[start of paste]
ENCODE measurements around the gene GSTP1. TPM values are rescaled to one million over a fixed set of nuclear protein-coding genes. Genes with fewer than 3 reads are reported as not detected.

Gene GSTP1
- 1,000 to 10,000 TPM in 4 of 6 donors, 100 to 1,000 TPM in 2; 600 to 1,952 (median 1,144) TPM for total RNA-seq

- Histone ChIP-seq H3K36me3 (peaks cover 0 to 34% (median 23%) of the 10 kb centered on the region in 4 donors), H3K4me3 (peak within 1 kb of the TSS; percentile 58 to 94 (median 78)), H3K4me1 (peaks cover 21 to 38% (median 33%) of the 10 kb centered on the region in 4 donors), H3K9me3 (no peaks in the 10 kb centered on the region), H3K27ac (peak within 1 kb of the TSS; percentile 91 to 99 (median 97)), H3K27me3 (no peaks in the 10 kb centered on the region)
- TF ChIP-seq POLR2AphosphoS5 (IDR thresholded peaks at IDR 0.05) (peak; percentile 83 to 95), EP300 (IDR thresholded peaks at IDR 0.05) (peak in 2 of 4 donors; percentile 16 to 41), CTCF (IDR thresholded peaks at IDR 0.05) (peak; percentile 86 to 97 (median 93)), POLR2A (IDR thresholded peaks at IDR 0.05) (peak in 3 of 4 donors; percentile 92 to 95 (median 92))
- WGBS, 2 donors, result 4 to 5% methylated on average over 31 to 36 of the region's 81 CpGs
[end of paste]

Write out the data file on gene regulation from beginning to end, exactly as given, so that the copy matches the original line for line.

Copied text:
ENCODE measurements around the gene GSTP1. TPM values are rescaled to one million over a fixed set of nuclear protein-coding genes. Genes with fewer than 3 reads are reported as not detected.

Gene GSTP1
- 1,000 to 10,000 TPM in 4 of 6 donors, 100 to 1,000 TPM in 2; 600 to 1,952 (median 1,144) TPM for total RNA-seq

- Histone ChIP-seq H3K36me3 (peaks cover 0 to 34% (median 23%) of the 10 kb centered on the region in 4 donors), H3K4me3 (peak within 1 kb of the TSS; percentile 58 to 94 (median 78)), H3K4me1 (peaks cover 21 to 38% (median 33%) of the 10 kb centered on the region in 4 donors), H3K9me3 (no peaks in the 10 kb centered on the region), H3K27ac (peak within 1 kb of the TSS; percentile 91 to 99 (median 97)), H3K27me3 (no peaks in the 10 kb centered on the region)
- TF ChIP-seq POLR2AphosphoS5 (IDR thresholded peaks at IDR 0.05) (peak; percentile 83 to 95), EP300 (IDR thresholded peaks at IDR 0.05) (peak in 2 of 4 donors; percentile 16 to 41), CTCF (IDR thresholded peaks at IDR 0.05) (peak; percentile 86 to 97 (median 93)), POLR2A (IDR thresholded peaks at IDR 0.05) (peak in 3 of 4 donors; percentile 92 to 95 (median 92))
- WGBS, 2 donors, result 4 to 5% methylated on average over 31 to 36 of the region's 81 CpGs